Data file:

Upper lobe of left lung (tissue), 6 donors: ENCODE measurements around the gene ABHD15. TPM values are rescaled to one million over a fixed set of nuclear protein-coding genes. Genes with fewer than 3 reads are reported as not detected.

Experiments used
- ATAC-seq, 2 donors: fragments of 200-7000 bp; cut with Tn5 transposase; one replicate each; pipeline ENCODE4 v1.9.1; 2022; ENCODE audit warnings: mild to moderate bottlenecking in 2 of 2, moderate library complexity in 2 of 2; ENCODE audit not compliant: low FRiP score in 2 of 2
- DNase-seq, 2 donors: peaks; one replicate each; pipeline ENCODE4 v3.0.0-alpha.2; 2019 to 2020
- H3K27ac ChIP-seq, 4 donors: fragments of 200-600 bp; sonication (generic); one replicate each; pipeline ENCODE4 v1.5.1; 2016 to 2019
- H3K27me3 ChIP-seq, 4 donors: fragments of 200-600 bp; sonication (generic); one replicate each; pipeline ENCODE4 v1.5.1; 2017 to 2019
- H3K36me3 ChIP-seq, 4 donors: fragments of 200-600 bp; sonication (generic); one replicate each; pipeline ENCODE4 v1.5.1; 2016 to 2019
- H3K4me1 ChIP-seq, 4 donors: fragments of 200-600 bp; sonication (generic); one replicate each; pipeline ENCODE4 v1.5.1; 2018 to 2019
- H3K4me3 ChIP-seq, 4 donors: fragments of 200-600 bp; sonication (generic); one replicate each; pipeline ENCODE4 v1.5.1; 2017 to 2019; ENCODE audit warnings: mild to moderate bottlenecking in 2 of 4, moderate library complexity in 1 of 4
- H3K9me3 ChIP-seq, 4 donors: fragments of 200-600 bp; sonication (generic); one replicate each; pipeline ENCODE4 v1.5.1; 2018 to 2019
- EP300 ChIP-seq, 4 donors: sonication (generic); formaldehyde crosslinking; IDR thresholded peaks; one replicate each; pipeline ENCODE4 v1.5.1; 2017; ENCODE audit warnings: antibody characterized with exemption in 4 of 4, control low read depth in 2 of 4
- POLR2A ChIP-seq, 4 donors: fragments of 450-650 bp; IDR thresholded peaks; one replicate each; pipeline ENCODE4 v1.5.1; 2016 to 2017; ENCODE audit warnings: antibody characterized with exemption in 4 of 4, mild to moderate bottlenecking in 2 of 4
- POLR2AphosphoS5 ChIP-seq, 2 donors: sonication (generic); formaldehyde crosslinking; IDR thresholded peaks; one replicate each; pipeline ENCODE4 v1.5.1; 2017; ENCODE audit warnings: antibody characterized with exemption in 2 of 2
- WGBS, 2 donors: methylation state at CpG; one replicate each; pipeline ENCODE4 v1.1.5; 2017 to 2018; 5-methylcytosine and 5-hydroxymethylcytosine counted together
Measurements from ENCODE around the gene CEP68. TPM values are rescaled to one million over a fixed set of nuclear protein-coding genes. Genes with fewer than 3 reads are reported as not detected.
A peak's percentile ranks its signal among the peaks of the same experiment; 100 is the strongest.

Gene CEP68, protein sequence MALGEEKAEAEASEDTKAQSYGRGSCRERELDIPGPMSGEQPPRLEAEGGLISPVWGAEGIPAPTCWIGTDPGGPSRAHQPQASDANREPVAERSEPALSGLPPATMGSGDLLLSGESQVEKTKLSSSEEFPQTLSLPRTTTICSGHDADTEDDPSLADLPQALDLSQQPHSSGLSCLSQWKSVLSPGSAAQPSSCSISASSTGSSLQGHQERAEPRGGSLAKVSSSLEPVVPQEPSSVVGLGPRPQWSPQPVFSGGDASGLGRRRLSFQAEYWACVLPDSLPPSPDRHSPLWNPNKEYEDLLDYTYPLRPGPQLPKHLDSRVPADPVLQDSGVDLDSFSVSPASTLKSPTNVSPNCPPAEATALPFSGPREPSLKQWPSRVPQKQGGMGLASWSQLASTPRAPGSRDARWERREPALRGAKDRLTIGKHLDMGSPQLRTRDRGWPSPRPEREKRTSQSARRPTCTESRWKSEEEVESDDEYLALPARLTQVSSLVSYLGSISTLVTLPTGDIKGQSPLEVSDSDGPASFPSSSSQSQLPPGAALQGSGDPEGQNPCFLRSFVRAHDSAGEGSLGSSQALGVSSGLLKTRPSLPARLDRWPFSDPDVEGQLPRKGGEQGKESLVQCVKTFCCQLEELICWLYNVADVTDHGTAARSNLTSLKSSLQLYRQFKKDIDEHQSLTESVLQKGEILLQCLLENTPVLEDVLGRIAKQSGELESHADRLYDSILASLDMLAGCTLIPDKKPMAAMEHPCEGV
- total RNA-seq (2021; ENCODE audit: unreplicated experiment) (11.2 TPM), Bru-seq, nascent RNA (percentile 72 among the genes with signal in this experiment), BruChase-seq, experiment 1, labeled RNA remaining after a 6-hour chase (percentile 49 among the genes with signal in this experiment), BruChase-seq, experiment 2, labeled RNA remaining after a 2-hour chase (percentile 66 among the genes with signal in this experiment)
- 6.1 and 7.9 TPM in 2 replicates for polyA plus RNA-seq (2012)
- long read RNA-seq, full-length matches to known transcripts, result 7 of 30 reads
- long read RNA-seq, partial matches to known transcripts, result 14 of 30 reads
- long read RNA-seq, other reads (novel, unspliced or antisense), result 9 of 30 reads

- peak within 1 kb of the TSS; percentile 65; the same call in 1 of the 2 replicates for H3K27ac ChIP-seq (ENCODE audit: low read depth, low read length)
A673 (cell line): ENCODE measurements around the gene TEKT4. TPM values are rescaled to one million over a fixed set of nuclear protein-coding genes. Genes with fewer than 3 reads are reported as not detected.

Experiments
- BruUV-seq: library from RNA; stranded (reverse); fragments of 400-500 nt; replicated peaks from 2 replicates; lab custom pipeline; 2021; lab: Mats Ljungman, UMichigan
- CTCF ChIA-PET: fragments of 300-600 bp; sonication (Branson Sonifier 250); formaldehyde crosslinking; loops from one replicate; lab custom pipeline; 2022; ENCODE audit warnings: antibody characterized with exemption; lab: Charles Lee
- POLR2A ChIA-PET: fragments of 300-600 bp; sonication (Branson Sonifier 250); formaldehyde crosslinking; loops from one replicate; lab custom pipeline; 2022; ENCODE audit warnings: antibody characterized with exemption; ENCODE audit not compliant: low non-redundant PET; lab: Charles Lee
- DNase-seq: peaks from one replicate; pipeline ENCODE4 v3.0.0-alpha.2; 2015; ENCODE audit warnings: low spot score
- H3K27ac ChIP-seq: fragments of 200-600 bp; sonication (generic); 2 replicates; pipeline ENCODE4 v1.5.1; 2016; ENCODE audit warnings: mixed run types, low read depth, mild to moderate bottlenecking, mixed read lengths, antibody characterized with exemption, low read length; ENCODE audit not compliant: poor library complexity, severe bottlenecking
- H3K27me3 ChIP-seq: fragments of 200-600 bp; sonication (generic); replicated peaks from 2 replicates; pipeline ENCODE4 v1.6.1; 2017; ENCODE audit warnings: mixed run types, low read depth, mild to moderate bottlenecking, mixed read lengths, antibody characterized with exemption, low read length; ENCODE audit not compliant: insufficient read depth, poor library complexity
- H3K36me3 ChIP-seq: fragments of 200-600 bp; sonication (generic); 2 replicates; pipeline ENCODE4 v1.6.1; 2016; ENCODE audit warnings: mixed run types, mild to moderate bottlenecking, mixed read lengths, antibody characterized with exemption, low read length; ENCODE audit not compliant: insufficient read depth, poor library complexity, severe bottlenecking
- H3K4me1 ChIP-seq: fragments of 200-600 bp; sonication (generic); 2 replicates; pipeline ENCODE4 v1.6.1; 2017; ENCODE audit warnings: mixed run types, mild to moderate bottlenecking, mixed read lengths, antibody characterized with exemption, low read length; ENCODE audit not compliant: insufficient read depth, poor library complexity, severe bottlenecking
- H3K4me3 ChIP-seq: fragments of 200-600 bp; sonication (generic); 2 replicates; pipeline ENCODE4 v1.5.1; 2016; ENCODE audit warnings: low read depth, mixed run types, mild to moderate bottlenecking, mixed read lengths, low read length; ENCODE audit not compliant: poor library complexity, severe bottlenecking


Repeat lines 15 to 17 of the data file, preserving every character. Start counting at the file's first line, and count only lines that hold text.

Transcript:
Measurements from ENCODE around the gene CEP68. TPM values are rescaled to one million over a fixed set of nuclear protein-coding genes. Genes with fewer than 3 reads are reported as not detected.
A peak's percentile ranks its signal among the peaks of the same experiment; 100 is the strongest.

Gene CEP68, protein sequence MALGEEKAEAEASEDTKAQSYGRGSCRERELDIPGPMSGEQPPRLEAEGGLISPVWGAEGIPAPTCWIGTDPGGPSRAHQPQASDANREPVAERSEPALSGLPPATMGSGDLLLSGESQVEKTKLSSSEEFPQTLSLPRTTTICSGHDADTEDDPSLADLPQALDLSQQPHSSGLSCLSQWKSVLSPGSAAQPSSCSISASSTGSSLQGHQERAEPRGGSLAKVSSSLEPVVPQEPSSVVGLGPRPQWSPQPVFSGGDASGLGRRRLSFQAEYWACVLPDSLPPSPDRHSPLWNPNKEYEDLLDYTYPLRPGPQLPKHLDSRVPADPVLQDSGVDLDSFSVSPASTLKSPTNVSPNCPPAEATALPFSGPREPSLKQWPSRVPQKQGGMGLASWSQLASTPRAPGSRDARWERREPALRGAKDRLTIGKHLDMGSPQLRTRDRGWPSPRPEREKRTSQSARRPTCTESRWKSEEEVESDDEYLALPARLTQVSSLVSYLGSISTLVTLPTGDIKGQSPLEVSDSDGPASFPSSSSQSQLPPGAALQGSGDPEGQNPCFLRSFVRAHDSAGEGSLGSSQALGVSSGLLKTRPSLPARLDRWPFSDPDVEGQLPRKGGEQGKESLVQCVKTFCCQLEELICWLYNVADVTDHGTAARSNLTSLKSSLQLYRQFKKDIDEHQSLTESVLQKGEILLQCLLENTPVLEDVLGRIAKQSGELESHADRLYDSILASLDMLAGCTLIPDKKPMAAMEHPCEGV